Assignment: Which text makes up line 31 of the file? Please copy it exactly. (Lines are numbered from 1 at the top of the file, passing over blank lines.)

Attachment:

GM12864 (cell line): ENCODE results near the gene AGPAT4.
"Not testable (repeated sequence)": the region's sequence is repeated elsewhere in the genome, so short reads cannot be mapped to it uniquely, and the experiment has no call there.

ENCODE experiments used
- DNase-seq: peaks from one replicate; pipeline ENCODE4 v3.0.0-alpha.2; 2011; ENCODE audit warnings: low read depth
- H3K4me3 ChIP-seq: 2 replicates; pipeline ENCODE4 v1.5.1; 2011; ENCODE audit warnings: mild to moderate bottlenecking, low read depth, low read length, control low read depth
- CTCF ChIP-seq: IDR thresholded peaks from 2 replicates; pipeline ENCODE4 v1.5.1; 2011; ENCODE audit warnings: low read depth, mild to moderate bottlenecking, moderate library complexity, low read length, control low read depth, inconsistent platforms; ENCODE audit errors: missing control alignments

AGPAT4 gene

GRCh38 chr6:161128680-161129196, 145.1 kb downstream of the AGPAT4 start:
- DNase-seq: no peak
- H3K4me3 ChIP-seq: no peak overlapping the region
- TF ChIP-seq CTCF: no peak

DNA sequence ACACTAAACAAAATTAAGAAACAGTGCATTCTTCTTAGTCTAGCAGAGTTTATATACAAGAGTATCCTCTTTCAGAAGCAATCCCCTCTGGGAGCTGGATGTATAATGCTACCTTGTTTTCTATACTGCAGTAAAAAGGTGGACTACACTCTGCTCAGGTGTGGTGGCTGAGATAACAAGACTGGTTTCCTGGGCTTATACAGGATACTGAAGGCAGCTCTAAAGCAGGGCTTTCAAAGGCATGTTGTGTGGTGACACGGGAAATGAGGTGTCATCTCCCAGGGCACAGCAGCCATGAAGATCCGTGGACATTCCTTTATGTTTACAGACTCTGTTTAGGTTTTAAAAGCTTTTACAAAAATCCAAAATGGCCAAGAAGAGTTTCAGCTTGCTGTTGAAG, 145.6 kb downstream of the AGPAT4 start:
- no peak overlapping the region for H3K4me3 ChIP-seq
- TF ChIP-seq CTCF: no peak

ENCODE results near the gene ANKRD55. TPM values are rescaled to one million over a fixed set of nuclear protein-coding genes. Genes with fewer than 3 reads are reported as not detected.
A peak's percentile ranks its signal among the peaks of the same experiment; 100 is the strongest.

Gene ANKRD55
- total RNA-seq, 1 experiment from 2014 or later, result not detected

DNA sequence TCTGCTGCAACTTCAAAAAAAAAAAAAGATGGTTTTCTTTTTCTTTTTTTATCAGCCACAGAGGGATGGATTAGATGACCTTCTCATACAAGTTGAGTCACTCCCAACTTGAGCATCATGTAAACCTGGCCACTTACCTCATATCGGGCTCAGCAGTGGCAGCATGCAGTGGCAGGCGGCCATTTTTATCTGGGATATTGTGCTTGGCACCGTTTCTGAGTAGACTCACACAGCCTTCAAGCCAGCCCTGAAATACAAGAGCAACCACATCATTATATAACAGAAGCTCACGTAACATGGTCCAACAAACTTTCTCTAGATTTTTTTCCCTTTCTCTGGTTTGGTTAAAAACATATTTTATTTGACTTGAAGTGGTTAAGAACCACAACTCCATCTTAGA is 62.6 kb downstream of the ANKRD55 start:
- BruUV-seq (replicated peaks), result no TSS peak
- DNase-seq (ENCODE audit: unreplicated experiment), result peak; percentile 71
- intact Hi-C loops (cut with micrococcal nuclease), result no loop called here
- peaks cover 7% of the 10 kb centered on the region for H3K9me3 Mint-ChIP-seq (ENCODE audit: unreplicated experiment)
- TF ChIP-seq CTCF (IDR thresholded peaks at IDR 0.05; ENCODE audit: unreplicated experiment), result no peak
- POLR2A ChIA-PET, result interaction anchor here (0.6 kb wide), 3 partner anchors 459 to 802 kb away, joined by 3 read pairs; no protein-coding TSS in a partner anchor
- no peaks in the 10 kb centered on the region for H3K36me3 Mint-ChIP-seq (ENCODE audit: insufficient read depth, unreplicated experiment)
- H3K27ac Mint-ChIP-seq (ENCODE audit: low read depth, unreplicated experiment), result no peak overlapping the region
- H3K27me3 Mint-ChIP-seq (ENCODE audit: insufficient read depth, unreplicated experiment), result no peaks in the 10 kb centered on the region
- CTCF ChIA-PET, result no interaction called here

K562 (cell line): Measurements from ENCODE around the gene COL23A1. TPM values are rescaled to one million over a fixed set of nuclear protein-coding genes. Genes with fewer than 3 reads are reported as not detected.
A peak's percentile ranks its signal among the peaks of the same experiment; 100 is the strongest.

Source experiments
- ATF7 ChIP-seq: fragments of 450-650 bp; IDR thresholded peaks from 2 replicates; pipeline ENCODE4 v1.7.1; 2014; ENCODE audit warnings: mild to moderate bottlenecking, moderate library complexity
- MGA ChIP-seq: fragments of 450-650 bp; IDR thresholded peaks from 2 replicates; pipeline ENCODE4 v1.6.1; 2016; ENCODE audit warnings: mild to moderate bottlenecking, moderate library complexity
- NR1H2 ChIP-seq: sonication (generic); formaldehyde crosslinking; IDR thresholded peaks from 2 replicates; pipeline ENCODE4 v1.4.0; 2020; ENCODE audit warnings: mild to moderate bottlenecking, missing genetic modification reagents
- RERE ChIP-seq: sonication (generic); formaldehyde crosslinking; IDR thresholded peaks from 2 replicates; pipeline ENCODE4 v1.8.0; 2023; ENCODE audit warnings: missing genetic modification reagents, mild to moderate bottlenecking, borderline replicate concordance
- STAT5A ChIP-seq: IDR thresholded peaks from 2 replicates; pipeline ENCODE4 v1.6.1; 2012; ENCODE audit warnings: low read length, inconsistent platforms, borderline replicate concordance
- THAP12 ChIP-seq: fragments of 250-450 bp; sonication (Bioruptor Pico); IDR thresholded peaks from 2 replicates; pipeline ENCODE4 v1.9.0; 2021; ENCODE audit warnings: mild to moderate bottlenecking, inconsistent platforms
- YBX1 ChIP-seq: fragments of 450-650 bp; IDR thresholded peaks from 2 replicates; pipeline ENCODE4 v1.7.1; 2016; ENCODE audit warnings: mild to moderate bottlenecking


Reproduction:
A peak's percentile ranks its signal among the peaks of the same experiment; 100 is the strongest.